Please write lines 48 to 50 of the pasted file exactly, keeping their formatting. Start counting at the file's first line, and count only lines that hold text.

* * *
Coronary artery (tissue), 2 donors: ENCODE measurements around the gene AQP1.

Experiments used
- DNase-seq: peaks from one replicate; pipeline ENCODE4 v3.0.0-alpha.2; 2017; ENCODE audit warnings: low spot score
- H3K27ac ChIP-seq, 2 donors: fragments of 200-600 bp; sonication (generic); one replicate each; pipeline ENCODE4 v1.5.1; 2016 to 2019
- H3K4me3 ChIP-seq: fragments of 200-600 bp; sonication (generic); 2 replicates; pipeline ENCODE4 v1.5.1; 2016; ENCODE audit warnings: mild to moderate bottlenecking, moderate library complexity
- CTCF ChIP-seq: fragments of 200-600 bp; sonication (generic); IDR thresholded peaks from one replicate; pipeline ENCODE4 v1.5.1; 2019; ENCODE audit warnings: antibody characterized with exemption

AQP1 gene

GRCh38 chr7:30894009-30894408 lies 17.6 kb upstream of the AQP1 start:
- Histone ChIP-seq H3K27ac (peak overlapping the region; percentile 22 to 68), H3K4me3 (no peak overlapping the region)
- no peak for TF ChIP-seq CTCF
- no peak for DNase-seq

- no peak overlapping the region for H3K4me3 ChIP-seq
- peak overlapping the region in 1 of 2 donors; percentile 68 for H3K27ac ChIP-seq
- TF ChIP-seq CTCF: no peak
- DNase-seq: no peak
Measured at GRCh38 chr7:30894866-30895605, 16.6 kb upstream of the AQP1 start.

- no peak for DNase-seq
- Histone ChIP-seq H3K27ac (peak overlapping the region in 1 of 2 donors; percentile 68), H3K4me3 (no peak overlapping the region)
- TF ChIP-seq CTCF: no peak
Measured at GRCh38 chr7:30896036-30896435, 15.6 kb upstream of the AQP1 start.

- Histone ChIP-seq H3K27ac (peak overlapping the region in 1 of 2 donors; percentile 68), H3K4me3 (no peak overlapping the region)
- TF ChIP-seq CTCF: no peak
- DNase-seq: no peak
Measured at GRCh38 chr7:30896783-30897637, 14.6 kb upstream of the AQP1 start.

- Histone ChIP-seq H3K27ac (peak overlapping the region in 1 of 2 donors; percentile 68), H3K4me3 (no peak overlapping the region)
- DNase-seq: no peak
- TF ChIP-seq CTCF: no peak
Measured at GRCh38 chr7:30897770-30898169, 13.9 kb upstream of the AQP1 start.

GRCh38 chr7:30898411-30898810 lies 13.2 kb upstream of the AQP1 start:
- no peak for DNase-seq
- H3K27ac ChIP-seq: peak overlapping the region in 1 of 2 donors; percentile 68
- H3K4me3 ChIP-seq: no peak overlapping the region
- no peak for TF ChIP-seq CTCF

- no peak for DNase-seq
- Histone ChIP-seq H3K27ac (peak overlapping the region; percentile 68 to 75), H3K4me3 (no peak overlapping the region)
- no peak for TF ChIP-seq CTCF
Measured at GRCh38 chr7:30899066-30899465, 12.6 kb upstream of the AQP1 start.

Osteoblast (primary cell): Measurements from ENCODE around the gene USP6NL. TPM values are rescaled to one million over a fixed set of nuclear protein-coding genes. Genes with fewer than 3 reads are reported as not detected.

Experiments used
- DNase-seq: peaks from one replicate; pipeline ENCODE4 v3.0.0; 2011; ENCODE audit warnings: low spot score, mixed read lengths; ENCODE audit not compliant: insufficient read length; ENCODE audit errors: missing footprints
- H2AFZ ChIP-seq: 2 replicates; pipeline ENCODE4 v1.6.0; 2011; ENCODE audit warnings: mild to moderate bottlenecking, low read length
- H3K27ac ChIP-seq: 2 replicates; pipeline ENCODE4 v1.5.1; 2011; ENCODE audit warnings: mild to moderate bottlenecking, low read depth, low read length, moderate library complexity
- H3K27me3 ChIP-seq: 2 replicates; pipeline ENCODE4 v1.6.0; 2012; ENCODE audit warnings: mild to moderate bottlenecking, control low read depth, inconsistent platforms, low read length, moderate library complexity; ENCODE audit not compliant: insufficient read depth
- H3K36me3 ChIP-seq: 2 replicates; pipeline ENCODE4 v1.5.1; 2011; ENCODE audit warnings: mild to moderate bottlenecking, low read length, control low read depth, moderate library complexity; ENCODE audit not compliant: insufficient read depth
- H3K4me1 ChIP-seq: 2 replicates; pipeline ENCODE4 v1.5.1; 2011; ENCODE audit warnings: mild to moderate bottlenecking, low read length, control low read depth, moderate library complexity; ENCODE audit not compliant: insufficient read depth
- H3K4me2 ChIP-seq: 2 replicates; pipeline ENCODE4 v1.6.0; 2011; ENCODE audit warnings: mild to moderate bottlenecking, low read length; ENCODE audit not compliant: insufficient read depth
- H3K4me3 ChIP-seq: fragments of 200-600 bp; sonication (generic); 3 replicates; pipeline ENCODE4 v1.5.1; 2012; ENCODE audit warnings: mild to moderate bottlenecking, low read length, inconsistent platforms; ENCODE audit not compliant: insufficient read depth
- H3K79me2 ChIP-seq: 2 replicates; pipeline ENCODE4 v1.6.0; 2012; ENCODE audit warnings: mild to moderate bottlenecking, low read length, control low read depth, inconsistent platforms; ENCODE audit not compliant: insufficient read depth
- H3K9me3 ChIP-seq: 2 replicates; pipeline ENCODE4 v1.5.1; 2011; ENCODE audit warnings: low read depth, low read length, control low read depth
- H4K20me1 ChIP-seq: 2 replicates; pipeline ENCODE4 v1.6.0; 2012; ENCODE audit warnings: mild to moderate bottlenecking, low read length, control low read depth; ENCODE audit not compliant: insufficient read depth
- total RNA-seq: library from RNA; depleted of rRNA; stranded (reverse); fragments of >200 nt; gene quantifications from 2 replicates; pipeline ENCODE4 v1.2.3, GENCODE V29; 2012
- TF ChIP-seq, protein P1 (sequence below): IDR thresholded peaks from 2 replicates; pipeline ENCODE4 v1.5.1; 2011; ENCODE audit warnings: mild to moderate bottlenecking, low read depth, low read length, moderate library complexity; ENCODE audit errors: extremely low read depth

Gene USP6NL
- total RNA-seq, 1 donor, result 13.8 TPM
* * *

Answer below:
- H3K79me2 ChIP-seq: 2 replicates; pipeline ENCODE4 v1.6.0; 2012; ENCODE audit warnings: mild to moderate bottlenecking, low read length, control low read depth, inconsistent platforms; ENCODE audit not compliant: insufficient read depth
- H3K9me3 ChIP-seq: 2 replicates; pipeline ENCODE4 v1.5.1; 2011; ENCODE audit warnings: low read depth, low read length, control low read depth
- H4K20me1 ChIP-seq: 2 replicates; pipeline ENCODE4 v1.6.0; 2012; ENCODE audit warnings: mild to moderate bottlenecking, low read length, control low read depth; ENCODE audit not compliant: insufficient read depth